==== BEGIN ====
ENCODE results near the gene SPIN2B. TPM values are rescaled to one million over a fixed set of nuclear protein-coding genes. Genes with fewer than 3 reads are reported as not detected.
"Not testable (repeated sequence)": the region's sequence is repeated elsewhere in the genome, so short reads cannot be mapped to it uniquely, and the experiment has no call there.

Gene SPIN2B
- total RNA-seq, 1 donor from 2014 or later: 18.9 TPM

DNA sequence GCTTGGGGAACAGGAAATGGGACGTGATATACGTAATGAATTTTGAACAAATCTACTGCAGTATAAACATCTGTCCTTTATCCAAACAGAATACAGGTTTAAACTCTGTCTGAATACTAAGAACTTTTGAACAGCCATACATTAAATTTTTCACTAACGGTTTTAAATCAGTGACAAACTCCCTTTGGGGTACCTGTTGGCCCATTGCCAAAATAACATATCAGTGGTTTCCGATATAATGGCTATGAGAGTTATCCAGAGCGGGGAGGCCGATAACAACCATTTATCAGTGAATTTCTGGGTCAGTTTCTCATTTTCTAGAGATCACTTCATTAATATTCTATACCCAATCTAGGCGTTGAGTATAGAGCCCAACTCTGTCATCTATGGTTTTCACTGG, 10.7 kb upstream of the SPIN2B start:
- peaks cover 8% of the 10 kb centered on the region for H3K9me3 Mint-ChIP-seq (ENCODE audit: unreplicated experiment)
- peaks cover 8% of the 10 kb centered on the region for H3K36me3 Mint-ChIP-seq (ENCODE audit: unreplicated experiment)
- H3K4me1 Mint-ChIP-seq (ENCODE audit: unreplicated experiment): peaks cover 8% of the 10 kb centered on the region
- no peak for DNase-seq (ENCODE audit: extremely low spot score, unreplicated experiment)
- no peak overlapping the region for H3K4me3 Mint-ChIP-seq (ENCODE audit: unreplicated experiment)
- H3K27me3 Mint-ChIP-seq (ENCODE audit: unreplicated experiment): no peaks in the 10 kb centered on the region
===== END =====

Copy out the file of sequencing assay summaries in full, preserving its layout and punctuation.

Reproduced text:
ENCODE results near the gene SPIN2B. TPM values are rescaled to one million over a fixed set of nuclear protein-coding genes. Genes with fewer than 3 reads are reported as not detected.
"Not testable (repeated sequence)": the region's sequence is repeated elsewhere in the genome, so short reads cannot be mapped to it uniquely, and the experiment has no call there.

Gene SPIN2B
- total RNA-seq, 1 donor from 2014 or later: 18.9 TPM

DNA sequence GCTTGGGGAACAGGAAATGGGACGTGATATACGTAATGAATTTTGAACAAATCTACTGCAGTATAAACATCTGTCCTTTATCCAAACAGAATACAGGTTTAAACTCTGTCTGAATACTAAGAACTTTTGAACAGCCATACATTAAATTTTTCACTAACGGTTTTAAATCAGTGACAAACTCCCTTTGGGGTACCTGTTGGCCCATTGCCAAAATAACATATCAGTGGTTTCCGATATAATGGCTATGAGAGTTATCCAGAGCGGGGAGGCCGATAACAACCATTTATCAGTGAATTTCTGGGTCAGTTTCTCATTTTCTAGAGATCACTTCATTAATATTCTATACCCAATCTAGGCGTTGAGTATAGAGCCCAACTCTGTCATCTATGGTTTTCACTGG, 10.7 kb upstream of the SPIN2B start:
- peaks cover 8% of the 10 kb centered on the region for H3K9me3 Mint-ChIP-seq (ENCODE audit: unreplicated experiment)
- peaks cover 8% of the 10 kb centered on the region for H3K36me3 Mint-ChIP-seq (ENCODE audit: unreplicated experiment)
- H3K4me1 Mint-ChIP-seq (ENCODE audit: unreplicated experiment): peaks cover 8% of the 10 kb centered on the region
- no peak for DNase-seq (ENCODE audit: extremely low spot score, unreplicated experiment)
- no peak overlapping the region for H3K4me3 Mint-ChIP-seq (ENCODE audit: unreplicated experiment)
- H3K27me3 Mint-ChIP-seq (ENCODE audit: unreplicated experiment): no peaks in the 10 kb centered on the region